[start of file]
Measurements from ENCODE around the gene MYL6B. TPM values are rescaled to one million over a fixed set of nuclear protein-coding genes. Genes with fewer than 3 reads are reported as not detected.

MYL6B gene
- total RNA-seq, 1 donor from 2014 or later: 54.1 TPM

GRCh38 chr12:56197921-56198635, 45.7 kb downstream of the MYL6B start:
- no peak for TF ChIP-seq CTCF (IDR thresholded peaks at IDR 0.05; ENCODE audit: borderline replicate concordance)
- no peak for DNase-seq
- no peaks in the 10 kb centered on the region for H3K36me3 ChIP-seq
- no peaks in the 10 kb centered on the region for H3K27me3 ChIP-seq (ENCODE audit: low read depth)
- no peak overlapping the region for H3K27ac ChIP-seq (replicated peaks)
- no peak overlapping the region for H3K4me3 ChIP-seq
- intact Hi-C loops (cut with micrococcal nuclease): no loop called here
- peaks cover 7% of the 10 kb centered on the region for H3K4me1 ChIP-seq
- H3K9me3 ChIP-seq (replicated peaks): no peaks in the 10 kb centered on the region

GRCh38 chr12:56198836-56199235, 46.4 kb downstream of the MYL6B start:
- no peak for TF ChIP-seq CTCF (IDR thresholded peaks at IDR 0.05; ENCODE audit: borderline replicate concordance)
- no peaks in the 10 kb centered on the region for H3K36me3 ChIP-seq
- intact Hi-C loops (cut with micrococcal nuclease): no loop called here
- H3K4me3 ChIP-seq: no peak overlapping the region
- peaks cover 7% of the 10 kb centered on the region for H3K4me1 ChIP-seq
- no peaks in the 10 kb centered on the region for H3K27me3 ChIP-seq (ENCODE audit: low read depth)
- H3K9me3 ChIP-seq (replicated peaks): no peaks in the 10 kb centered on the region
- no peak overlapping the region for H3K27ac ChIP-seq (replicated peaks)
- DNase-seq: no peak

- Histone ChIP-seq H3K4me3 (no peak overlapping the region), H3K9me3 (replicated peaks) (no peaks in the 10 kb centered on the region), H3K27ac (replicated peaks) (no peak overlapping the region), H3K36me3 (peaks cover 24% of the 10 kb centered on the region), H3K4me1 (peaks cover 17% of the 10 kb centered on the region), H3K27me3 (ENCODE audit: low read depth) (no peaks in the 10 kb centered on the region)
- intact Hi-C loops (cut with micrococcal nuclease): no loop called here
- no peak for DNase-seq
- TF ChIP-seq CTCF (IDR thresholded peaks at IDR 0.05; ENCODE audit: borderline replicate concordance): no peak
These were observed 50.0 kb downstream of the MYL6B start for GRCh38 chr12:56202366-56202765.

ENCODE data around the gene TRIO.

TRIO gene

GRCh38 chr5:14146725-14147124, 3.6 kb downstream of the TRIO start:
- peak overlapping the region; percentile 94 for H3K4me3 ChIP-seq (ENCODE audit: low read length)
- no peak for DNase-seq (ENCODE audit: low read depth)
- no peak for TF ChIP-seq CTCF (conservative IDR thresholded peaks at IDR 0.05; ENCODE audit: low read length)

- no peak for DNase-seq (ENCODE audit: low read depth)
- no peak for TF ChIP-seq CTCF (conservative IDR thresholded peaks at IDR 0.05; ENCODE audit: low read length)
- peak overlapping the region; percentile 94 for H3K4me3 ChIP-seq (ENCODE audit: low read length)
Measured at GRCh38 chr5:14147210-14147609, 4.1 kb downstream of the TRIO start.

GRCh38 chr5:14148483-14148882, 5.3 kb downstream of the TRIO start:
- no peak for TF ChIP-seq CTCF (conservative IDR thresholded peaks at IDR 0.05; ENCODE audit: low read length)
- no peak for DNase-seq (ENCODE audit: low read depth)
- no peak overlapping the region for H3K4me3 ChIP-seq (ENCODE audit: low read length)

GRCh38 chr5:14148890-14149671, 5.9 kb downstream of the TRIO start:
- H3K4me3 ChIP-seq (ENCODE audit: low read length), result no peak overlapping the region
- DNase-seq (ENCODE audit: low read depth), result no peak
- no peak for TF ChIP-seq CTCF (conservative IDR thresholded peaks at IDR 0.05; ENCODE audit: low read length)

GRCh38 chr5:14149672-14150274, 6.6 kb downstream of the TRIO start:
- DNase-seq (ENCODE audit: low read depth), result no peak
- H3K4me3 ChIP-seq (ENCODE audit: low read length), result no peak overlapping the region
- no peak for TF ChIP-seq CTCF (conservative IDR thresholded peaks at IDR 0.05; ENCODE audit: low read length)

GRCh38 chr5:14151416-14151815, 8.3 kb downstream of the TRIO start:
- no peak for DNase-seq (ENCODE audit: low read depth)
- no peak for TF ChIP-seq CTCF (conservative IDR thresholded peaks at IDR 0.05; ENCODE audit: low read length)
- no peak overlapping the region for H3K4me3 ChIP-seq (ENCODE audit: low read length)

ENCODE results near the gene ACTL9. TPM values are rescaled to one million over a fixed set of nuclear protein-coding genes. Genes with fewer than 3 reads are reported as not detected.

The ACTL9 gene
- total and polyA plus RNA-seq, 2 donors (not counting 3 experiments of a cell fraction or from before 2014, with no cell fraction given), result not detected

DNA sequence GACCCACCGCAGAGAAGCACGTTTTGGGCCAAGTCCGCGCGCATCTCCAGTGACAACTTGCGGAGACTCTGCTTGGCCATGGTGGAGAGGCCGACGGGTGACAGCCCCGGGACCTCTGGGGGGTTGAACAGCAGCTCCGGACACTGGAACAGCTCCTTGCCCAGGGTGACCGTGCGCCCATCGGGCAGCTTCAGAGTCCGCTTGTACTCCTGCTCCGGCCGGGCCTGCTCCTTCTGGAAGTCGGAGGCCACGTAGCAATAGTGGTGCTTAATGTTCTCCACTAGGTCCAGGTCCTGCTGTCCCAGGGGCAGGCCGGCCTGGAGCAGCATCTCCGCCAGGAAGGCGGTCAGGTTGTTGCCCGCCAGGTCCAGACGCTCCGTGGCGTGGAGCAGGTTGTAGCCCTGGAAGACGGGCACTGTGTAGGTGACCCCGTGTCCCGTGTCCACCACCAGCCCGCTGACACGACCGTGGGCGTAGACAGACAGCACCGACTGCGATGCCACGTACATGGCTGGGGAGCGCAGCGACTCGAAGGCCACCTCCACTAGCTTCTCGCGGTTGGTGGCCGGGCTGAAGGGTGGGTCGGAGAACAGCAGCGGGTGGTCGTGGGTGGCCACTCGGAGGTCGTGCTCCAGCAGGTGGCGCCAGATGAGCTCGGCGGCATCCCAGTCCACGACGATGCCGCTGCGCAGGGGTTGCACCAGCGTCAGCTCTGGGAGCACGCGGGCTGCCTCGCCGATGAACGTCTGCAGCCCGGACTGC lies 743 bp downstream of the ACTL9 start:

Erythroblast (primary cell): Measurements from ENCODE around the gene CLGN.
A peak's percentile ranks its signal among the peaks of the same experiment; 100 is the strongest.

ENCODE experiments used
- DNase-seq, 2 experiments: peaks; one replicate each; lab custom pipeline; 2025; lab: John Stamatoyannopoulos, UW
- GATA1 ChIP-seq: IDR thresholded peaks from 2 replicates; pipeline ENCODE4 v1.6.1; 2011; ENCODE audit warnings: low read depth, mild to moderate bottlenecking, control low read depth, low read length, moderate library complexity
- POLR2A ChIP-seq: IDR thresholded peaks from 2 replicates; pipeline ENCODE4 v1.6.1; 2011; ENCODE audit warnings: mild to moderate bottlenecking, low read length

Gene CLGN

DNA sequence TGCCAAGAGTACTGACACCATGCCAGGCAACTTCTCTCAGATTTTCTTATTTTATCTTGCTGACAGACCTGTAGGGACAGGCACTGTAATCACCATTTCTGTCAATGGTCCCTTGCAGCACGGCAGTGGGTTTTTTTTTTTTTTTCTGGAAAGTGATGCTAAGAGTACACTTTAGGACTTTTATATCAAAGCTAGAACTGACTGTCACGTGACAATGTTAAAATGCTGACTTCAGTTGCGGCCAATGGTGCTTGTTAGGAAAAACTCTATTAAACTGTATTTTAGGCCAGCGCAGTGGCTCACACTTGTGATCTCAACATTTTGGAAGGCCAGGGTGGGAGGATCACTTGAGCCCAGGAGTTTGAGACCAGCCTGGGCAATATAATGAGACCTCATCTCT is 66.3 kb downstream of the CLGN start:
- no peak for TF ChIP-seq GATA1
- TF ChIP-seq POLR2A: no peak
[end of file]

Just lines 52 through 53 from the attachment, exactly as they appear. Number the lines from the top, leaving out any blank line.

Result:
- no peak for DNase-seq (ENCODE audit: low read depth)
- no peak for TF ChIP-seq CTCF (conservative IDR thresholded peaks at IDR 0.05; ENCODE audit: low read length)